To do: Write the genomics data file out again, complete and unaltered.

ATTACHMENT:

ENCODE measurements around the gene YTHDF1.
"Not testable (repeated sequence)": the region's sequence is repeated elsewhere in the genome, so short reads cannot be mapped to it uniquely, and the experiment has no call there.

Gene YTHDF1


ENCODE measurements around the gene YTHDF1.
"Not testable (repeated sequence)": the region's sequence is repeated elsewhere in the genome, so short reads cannot be mapped to it uniquely, and the experiment has no call there.

Gene YTHDF1